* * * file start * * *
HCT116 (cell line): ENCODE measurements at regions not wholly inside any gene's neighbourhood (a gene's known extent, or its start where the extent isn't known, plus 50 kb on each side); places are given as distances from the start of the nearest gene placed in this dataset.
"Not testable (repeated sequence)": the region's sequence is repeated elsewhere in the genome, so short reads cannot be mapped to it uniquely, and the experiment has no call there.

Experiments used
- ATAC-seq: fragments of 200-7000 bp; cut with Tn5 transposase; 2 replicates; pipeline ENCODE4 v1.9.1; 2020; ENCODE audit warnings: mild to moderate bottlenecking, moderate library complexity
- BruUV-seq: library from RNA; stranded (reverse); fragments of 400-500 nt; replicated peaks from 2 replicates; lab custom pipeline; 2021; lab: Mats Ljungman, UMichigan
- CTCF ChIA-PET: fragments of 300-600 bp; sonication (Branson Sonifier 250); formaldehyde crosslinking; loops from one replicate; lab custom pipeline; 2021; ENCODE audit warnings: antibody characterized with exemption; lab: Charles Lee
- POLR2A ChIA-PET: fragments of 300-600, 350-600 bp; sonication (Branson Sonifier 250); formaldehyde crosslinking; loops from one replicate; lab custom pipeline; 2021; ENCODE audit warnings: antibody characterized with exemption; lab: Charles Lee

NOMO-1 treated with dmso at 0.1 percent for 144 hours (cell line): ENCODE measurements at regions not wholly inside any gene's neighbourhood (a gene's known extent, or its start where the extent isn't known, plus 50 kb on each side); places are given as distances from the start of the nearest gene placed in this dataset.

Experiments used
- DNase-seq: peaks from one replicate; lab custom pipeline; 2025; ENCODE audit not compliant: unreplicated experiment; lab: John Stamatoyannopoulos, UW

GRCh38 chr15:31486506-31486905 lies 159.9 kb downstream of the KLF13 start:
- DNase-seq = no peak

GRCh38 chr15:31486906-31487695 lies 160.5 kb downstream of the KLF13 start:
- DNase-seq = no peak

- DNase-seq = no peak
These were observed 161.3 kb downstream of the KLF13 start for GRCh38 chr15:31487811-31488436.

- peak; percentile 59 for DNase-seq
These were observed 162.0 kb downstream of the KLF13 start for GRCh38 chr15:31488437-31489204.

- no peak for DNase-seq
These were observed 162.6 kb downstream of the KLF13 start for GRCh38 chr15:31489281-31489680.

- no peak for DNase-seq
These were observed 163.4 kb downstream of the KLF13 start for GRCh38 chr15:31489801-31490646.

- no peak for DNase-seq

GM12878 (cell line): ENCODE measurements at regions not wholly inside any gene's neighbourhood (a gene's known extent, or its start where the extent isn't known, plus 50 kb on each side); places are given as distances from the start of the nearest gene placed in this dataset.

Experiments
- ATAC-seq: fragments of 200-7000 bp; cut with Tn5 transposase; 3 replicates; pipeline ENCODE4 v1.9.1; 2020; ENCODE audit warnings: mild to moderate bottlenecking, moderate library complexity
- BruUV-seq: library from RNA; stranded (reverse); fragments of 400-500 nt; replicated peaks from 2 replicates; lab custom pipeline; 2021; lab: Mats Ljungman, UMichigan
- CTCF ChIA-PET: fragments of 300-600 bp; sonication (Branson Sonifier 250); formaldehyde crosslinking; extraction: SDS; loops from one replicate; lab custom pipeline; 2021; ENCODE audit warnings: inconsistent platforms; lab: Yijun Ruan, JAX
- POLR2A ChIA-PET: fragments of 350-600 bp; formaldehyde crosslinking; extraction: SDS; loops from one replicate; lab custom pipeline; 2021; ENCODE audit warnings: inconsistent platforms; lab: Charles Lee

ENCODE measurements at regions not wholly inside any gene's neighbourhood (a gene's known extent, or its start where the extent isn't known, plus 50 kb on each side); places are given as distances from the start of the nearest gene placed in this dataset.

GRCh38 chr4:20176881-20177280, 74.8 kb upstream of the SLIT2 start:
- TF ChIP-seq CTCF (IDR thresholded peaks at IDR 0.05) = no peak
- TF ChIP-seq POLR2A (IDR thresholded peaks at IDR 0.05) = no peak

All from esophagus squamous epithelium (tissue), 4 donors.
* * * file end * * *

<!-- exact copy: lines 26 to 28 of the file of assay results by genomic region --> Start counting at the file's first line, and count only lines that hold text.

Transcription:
- ATAC-seq: fragments of 200-7000 bp; cut with Tn5 transposase; 3 replicates; pipeline ENCODE4 v1.9.1; 2020; ENCODE audit warnings: mild to moderate bottlenecking, moderate library complexity
- BruUV-seq: library from RNA; stranded (reverse); fragments of 400-500 nt; replicated peaks from 2 replicates; lab custom pipeline; 2021; lab: Mats Ljungman, UMichigan
- CTCF ChIA-PET: fragments of 300-600 bp; sonication (Branson Sonifier 250); formaldehyde crosslinking; extraction: SDS; loops from one replicate; lab custom pipeline; 2021; ENCODE audit warnings: inconsistent platforms; lab: Yijun Ruan, JAX